Our November cover salutes Remembrance Day and Pender’s local veterans. I doubt that any community does a better job of sincerely “remembering.” Fifteen years ago, Doug Pirie, President of the Pender Island Legion, was the driving force behind a plan to involve our local school children in a candle lighting ceremony to honour local veterans buried in the Pender Island Public Cemetery.
This year, because Remembrance Day falls on a Saturday and there are no classes on Friday, the school children will place the candles Thursday, November 9 at 1:30 pm at the Pender Island Public Cemetery. The children travel by bus to the cemetery and walk with a veteran to place a candle on each of the more than 125 crosses that identify veterans who served so proudly on behalf of all Canadians in war and peace. For some of the students it may be their first exposure to Remembrance Day, and could be an emotional one as they come across a grandfather or uncle or aunt, and begin to recognize for themselves the sacrifices made.
The candle placement is followed by a short get-together at the Legion where the students learn about Remembrance Day, and have an opportunity to hear stories firsthand from veterans or a veteran’s family members. The event is both a learning experience and an opportunity to participate. The Legion get-together includes donuts and juice, courtesy of the Esquimalt Tim Horton’s, an active supporter and participant for many years.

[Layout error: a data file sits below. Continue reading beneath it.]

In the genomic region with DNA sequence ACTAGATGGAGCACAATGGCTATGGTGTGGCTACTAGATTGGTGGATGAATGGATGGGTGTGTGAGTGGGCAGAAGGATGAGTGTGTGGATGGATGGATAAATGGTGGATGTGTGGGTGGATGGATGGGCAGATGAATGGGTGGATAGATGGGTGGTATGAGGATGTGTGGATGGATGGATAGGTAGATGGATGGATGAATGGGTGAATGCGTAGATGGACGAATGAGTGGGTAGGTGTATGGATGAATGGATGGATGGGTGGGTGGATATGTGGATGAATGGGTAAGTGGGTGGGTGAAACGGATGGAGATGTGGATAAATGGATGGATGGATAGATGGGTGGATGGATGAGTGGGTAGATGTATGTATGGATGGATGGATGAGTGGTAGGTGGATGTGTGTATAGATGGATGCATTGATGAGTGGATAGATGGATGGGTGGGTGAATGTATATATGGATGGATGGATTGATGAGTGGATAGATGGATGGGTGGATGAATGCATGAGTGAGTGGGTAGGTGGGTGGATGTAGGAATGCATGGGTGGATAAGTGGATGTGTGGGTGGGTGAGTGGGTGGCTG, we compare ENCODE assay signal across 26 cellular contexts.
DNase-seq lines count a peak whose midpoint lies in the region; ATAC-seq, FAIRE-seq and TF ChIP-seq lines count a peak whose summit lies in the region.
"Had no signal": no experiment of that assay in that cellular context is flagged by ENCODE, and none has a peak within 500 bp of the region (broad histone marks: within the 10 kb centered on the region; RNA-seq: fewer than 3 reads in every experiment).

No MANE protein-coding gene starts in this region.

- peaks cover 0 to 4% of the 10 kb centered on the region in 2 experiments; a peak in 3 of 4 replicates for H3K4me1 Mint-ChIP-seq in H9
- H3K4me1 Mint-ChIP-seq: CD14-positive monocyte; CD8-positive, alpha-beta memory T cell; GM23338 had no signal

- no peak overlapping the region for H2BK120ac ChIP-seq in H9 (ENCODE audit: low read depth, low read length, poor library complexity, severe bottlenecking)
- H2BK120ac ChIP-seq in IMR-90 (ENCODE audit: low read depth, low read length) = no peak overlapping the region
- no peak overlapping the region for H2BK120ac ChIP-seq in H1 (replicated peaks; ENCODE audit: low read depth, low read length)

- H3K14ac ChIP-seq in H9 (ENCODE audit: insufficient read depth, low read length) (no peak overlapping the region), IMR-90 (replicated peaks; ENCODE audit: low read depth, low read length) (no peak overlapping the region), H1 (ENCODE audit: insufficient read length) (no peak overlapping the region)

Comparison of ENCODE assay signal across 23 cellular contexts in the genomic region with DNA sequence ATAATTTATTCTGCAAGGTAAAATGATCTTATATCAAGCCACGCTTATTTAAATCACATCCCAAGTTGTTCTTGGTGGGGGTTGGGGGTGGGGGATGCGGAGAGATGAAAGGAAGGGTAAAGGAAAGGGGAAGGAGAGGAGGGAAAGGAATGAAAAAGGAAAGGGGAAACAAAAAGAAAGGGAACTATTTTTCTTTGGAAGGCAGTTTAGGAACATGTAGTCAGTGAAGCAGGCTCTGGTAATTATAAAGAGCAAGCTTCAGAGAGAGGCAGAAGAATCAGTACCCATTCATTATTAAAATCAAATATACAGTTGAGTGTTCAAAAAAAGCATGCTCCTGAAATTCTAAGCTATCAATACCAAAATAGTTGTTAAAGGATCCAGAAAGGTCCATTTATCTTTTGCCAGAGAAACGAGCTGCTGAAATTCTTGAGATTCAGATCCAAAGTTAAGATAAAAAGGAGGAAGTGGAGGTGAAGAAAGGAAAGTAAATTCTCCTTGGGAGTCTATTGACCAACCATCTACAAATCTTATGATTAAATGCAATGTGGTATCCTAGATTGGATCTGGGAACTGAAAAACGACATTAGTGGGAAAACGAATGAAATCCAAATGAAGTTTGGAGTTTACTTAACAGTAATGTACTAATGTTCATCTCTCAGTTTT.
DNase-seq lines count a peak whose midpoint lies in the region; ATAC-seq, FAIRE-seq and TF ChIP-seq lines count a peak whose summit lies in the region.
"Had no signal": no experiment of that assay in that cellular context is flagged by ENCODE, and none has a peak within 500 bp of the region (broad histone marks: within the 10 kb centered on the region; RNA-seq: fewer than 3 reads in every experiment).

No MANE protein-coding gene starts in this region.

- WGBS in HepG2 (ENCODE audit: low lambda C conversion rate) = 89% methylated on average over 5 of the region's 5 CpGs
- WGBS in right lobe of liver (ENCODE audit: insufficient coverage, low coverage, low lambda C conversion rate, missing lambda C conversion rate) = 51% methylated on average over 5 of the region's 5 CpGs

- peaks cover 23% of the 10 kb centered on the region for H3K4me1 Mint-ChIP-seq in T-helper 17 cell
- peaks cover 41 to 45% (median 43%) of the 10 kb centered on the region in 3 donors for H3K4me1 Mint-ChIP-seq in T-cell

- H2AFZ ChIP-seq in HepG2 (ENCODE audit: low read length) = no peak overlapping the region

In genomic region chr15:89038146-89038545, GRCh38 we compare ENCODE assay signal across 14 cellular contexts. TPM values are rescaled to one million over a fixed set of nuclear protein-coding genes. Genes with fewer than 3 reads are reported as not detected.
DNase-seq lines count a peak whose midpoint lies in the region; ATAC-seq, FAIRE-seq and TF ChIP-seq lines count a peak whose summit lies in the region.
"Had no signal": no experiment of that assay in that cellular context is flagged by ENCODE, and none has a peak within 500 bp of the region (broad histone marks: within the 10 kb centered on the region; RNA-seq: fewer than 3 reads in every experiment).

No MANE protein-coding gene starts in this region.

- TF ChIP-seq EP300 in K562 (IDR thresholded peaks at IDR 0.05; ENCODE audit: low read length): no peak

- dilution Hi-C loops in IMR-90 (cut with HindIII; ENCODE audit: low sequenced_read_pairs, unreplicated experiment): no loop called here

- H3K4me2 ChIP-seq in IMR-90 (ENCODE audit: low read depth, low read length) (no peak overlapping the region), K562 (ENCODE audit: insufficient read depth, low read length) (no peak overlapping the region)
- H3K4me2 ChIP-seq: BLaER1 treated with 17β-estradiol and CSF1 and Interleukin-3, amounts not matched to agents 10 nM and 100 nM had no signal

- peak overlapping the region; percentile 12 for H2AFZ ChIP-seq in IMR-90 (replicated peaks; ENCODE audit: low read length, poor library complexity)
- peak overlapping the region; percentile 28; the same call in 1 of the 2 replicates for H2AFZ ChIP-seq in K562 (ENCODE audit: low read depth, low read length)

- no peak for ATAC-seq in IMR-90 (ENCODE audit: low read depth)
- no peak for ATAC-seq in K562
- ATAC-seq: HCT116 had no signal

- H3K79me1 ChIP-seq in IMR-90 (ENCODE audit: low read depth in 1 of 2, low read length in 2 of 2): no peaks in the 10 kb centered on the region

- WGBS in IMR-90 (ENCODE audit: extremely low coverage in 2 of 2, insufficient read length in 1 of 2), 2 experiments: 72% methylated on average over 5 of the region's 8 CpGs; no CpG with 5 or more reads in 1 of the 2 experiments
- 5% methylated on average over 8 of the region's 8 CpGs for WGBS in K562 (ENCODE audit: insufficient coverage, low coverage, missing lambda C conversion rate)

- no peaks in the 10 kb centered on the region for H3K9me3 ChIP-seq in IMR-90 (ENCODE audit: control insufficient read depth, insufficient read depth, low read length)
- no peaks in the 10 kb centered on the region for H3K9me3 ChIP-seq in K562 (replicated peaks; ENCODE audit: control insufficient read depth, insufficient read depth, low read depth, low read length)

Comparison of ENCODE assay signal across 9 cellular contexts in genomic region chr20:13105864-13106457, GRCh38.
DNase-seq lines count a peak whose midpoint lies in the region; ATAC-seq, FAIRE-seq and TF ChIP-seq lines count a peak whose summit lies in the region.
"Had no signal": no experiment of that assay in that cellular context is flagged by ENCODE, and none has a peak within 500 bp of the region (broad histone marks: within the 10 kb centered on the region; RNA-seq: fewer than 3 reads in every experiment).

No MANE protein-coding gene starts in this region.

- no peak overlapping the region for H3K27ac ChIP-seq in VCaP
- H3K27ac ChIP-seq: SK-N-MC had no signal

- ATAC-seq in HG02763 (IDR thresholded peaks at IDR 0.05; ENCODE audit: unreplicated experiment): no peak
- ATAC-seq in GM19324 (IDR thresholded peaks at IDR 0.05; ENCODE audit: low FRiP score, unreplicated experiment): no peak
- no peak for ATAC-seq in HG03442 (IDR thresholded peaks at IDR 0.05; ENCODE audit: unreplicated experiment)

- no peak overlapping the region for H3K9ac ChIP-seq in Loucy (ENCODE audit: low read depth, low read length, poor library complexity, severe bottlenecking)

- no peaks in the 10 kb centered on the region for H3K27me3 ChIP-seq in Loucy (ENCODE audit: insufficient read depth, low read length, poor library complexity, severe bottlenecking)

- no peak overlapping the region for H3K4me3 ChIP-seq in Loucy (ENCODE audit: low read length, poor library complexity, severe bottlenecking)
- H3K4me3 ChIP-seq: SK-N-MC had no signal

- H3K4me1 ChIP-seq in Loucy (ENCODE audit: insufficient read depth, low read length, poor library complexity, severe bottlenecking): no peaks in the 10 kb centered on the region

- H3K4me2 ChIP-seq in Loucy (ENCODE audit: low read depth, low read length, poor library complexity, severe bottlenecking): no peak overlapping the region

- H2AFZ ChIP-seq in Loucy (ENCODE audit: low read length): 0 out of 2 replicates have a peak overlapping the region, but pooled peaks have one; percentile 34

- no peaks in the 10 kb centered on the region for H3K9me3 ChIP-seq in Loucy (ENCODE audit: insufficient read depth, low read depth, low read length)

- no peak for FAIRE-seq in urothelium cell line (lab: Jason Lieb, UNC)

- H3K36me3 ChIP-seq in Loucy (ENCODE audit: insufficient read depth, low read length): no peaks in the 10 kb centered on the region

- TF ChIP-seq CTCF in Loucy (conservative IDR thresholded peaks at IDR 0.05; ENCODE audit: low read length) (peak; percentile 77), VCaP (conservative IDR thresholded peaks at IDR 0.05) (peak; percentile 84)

At 6 pm on Friday, November 10, the candles on each cross will be lit and the public is invited to take a moment to pause and remember. By the time this unique remembrance is concluded, darkness has fallen. The red glow of the candles and the sound of the lone piper is both moving, and memorable.
In addition to the candle lighting ceremony, Pender students are encouraged to exercise their creative talents by entering posters on the subject of “What Remembrance Day means to me.” The posters can be in black and white or colour. The Pender winning posters go on to Victoria to compete in the Southern Vancouver Island Zone (Victoria to Nanaimo). Winners of the zone advance to the Provincial competition and eventually, if their submission is really exceptional, to the national competition. The winners at that last level go to Ottawa and meet the Prime Minister on Remembrance Day. Although Pender kids have not yet made it to that last level, the competition is about learning, understanding, empathizing, and honouring. And through the co-operation of the school and the local Canadian Legion, Pender students are indeed well-schooled.
The actual Remembrance Day service at the Pender Island Legion is no less unique. No matter where else you have attended a Remembrance Day service, chances are it was in a larger community. On Pender, you may recognize your neighbour’s kid representing the island’s school children. You might golf with the now scrubbed and polished politician or the bugler, or one or more members of the colour guard, or members of our beloved Pender Island Pipe Band.
Even if you don’t know any of the official participants, you’ll likely know some of the people or pets standing next to you at the outdoor service. Pender Island Remembrance Day comes with a definite feeling of sharing and connection...connection to the community and to those being honoured.
In closing, I would like to thank John Pender for the writing and research provided for this article, and to Colin Denton as well as staff members of our Pender Island School.